The Problem of incentive: If this be true, the main problem of property is a psychological one. The old system has passed because the spread of education made it impossible to utilize the motives which were sufficient for its functioning a half-century ago. Largely it was built upon fear, and systems built upon fear bear the marks of impermanence upon their face.
Pioneers like Owen and Marx called what Mr. Shaw has termed the “moral bluff ” of capitalism in the heyday of its success in the passage of years there are few men conscious of themselves to whom their lessen has not been brought home. Is it likely that an order founded upon the principles here discussed will be more adequate than its predecessor.
That depends for the most part, on the degree to which it can secure the happiness of the average worker. It frankly abandons the profit-making motive as an incentive to the best work. It makes difficult, and, for all save a tiny fraction, even impossible, the accumulation of a large fortune. It was the Operation of both those incentives that made for the success of the capitalism of the nineteenth century.
That and a certain relentlessness were the chief characteristics of its zenith. For there were few the felt, as William Morris did, “ashamed when I have thought , of the contrast between my happy working hours and the unpraised, unrewarded, monotonous drudgery which most men are condemned to.” Protests like those of Carlyle and Ruskin, pictures like that in Disraeli’s Sybil, the unforgettable bitterness of the working-class autobiographies in the hungry forties, did not avail to arrest what seemed the irresistible tide of capitalist prosperity. Is a change so vast as that here implied simply a frank acceptance of impossibilist idealism ?
Broadly speaking, the answer depends on fewer considerations than it has been customary to call into account. Much, I think, will result from the fact that a source of poison has been removed from the body economic. To make the worker feel that those who are paid a must work that they may be paid is already to make it plain that industry is not the slave of unearned increment. The abolition of a parasitic class cannot but be attended by good.
It is more likely than any single source of invention to secure that full-hearted co-operation on the part of the rank and file which is the real road to an increase in productivity. For, after all, the sense of injustice acts as an inhibition fatal to the doing of one’s best. It corrodes both the mind and the heart.
It secures imitation that is the more deadly because it is so often unconscious. Men not seldom begin to work badly from anger, and continue to work badly because anger freezes into indifference. The most fertile source of anger we can at least avoid by the permeation of industry with a just and discernible purpose.
But we have not merely to win the worker’s moral consent. We have also to secure his continuous interest. We cannot do that in the way William Morris desired, by the surrender of large-scale industry and its replacement by the individual craftsman who is an artist vindicating his personality. But there is still much that we can do. The education of the worker will contribute a meaning to his performance. In knowing the life about him, he will cease to be transcended by his machine.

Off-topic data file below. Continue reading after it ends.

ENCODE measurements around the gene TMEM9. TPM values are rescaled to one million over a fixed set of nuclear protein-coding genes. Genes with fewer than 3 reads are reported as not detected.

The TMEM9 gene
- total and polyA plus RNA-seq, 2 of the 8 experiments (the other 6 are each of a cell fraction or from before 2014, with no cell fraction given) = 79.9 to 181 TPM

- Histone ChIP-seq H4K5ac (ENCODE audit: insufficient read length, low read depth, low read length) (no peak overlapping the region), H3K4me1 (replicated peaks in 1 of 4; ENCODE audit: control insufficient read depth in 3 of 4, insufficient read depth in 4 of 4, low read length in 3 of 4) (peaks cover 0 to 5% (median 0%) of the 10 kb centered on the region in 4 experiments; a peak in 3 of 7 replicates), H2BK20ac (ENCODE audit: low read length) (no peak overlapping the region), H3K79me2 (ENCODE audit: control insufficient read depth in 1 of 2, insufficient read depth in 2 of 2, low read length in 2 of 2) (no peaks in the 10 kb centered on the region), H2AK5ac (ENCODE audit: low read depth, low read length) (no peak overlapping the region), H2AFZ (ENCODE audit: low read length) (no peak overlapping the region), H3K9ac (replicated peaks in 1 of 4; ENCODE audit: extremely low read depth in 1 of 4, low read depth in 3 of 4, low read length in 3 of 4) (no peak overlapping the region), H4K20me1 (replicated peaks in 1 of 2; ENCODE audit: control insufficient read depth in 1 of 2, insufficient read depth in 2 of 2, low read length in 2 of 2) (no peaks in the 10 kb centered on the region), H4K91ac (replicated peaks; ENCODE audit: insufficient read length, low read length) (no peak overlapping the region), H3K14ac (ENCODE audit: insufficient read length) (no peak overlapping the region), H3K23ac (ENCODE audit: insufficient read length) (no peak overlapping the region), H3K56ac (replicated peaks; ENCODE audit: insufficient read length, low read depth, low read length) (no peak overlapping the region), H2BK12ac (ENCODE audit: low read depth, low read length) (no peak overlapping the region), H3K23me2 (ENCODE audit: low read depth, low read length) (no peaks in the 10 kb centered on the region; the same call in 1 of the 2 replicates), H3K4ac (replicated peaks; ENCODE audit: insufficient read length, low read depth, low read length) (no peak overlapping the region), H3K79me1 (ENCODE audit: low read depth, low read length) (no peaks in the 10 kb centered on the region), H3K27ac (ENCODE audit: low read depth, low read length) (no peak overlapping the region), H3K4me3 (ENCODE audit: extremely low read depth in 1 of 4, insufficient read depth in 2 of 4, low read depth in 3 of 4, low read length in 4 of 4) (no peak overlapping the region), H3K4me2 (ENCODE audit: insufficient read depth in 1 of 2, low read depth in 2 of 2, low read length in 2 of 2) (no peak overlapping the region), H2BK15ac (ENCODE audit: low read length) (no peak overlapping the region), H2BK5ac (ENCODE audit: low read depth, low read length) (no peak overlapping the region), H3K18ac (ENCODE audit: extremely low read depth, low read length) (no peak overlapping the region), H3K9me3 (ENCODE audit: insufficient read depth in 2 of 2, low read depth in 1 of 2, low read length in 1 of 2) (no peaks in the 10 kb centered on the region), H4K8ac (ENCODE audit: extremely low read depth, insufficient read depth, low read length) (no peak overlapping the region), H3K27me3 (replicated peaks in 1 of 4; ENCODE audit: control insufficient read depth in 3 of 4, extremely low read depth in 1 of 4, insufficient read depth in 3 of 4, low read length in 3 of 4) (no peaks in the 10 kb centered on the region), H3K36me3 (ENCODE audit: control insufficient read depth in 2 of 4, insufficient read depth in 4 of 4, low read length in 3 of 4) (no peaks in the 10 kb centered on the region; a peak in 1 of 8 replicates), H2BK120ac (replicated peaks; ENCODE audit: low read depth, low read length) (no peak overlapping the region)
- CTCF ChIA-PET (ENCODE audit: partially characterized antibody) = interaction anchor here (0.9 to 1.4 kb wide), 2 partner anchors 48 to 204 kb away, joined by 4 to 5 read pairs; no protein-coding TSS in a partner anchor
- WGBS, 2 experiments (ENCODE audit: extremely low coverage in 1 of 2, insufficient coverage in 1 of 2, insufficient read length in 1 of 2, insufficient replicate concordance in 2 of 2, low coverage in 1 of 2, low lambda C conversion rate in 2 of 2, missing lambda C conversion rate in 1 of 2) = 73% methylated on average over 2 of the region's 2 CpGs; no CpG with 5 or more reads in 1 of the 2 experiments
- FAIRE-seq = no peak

We can discover by research into the fatigue Of monotony ways of removing the main causes which deaden interest in work. We can, by the decentralization of the factory-group find that number with which ,a man should work from which there develops ease of intercourse.
That quality is often seen in the “chapels ” of the printing trade, it is the basis of the regimental platoon, it is the reason why the small common-room of a college at Oxford or Cambridge is so much more successful as a stimulus to effort than the vast faculty of a modern especial an American, university.
Team-work in such a way, becomes real, and develops the ride and self-sacrifice and initiative which are so obviously lacking in the present order. What we call corporate personality , is born, and a man merges himself in its spin as the sailor becomes intimate with the qualities of his ship. By the creation in industry of self-government we shall build institution’s through which the worker can feel that he is directly related to the center of control.
He will have the means of that “freedom” at hand which the Stoics understood so well-the provision of avenues through which internal spontaneity may find expression and, where it seems fruitful, response. Just as respect for law among the poor comes so largely from the knowledge that even the humblest may have his day in court, so will willingness to work come from the knowledge that the worker may penetrate to the seat-of power.
That has been, also, one of the great sources of trade-union authority the knowledge that the vast organ at the center is instinct with his own will and his own purpose. He is offered, further, a wage that permits of self-respect because it is built on needs that have been measured in the terms of his citizenship. Above all, perhaps, he will have a leisure that his education, on the one hand, and the new atmosphere of equality, upon the other, will translate, if he so will, into a new dignity and a new creativeness.